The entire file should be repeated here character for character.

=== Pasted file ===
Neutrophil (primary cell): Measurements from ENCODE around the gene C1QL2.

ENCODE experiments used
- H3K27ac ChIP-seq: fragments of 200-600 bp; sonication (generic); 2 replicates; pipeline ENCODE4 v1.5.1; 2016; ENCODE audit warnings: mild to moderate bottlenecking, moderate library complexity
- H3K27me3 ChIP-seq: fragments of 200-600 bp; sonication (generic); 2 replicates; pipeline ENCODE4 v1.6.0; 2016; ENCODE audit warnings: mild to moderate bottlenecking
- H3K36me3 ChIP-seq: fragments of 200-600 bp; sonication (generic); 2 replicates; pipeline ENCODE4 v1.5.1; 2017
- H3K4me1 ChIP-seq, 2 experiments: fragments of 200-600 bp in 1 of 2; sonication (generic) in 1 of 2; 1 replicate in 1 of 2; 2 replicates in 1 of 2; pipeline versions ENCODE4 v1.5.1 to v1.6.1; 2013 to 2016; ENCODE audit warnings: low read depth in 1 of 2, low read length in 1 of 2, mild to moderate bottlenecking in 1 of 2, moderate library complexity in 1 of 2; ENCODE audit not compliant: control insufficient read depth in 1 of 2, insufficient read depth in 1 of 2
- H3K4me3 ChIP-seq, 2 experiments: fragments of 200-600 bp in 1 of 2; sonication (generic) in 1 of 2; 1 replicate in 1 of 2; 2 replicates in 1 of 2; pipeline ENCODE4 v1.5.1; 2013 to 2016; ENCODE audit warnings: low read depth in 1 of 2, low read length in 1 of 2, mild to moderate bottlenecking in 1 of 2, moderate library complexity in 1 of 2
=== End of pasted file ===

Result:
Neutrophil (primary cell): Measurements from ENCODE around the gene C1QL2.

ENCODE experiments used
- H3K27ac ChIP-seq: fragments of 200-600 bp; sonication (generic); 2 replicates; pipeline ENCODE4 v1.5.1; 2016; ENCODE audit warnings: mild to moderate bottlenecking, moderate library complexity
- H3K27me3 ChIP-seq: fragments of 200-600 bp; sonication (generic); 2 replicates; pipeline ENCODE4 v1.6.0; 2016; ENCODE audit warnings: mild to moderate bottlenecking
- H3K36me3 ChIP-seq: fragments of 200-600 bp; sonication (generic); 2 replicates; pipeline ENCODE4 v1.5.1; 2017
- H3K4me1 ChIP-seq, 2 experiments: fragments of 200-600 bp in 1 of 2; sonication (generic) in 1 of 2; 1 replicate in 1 of 2; 2 replicates in 1 of 2; pipeline versions ENCODE4 v1.5.1 to v1.6.1; 2013 to 2016; ENCODE audit warnings: low read depth in 1 of 2, low read length in 1 of 2, mild to moderate bottlenecking in 1 of 2, moderate library complexity in 1 of 2; ENCODE audit not compliant: control insufficient read depth in 1 of 2, insufficient read depth in 1 of 2
- H3K4me3 ChIP-seq, 2 experiments: fragments of 200-600 bp in 1 of 2; sonication (generic) in 1 of 2; 1 replicate in 1 of 2; 2 replicates in 1 of 2; pipeline ENCODE4 v1.5.1; 2013 to 2016; ENCODE audit warnings: low read depth in 1 of 2, low read length in 1 of 2, mild to moderate bottlenecking in 1 of 2, moderate library complexity in 1 of 2